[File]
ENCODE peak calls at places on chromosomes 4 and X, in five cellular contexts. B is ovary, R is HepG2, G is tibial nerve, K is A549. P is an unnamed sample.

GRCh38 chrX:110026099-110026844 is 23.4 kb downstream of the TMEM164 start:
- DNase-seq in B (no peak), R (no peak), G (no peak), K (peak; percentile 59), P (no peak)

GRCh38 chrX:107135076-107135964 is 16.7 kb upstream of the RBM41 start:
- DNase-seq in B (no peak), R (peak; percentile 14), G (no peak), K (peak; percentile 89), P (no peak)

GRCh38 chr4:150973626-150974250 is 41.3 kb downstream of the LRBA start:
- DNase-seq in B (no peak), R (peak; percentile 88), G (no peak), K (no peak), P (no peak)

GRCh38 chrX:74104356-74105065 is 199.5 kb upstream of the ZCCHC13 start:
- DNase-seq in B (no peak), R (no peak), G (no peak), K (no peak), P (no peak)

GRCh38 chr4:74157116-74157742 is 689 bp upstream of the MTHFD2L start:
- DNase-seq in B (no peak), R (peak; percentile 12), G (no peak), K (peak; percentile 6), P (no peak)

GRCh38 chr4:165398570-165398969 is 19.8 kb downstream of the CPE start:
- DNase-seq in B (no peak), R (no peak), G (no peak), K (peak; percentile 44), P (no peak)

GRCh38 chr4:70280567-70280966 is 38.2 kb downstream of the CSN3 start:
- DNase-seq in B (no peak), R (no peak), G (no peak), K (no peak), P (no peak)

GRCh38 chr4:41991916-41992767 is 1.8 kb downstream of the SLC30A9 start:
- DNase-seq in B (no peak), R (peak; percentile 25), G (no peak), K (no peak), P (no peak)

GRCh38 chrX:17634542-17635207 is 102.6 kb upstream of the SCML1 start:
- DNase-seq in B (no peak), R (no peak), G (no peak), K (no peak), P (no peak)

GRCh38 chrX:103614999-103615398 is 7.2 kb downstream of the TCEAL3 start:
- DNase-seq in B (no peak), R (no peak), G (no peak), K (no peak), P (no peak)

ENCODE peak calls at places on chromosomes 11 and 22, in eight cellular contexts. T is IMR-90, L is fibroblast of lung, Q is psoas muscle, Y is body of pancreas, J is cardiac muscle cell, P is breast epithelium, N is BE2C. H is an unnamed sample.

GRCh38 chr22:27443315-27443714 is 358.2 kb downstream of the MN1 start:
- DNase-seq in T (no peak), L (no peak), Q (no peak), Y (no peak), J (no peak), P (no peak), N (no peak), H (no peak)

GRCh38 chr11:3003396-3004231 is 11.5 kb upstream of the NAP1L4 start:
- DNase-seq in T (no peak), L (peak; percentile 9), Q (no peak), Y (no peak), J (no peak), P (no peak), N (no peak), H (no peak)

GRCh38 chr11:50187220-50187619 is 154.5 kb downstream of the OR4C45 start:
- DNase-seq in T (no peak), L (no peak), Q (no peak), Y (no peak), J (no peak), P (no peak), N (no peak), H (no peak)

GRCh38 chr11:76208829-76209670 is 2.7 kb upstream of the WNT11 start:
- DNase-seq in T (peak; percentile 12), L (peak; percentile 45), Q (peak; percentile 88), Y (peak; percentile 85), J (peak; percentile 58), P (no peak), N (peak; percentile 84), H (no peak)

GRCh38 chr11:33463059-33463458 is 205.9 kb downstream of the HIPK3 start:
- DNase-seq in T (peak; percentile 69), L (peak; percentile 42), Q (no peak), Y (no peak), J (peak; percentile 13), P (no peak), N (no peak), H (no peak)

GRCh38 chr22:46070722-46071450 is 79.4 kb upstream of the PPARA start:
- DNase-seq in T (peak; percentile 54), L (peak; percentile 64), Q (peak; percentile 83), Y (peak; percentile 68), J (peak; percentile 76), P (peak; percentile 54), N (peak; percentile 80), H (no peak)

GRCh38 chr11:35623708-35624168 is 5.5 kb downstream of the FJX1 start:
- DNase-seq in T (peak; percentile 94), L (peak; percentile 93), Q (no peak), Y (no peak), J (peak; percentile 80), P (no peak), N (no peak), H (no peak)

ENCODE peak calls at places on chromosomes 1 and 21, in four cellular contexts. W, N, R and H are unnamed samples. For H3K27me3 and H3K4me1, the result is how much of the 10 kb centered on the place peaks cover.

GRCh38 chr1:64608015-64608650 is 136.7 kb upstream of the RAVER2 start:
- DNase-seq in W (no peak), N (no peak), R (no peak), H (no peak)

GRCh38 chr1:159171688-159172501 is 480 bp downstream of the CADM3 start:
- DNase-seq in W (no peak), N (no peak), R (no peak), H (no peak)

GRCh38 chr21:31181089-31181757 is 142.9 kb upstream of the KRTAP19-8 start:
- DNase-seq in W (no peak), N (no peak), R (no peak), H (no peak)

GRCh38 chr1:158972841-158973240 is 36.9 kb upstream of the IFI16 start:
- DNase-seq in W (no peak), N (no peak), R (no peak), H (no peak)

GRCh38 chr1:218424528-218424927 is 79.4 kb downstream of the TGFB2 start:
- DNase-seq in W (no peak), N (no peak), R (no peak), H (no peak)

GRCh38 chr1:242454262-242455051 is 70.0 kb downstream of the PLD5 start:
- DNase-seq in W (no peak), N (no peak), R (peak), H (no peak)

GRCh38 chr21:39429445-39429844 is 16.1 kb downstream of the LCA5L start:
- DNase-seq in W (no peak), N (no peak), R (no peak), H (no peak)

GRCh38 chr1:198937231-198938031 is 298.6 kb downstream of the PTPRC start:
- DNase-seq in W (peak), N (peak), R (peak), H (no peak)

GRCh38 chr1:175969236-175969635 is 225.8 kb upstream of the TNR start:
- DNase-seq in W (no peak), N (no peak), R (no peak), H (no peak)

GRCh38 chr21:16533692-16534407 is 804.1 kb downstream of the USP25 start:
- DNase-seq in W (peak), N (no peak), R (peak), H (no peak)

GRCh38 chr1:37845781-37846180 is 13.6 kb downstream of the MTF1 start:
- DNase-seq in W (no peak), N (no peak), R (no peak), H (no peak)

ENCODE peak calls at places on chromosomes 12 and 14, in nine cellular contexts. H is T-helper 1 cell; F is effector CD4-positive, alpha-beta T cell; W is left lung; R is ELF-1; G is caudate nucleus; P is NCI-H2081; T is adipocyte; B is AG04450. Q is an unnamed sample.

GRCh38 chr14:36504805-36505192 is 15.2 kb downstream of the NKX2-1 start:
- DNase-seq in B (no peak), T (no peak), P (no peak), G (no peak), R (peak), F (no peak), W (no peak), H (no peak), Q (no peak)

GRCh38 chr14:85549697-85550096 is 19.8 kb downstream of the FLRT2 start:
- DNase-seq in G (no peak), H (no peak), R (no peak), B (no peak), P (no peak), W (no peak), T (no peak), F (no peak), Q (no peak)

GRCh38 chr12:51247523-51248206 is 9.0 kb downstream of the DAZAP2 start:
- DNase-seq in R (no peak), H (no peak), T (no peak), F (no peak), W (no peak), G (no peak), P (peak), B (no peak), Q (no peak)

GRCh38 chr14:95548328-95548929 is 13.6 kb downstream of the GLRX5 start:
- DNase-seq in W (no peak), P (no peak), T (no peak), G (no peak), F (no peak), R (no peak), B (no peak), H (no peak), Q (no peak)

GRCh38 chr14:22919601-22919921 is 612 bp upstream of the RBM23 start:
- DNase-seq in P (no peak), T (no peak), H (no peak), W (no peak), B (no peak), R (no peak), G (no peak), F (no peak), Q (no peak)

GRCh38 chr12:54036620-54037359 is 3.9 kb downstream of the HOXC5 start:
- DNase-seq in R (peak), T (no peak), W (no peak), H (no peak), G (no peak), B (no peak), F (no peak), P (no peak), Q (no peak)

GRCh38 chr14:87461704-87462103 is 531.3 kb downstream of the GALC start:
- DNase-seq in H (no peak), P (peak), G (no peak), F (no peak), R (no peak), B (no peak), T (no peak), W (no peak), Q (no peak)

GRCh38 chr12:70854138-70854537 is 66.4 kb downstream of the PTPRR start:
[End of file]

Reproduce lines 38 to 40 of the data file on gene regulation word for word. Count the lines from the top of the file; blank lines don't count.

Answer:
GRCh38 chr1:64608015-64608650 is 136.7 kb upstream of the RAVER2 start:
- DNase-seq in W (no peak), N (no peak), R (no peak), H (no peak)

GRCh38 chr1:159171688-159172501 is 480 bp downstream of the CADM3 start: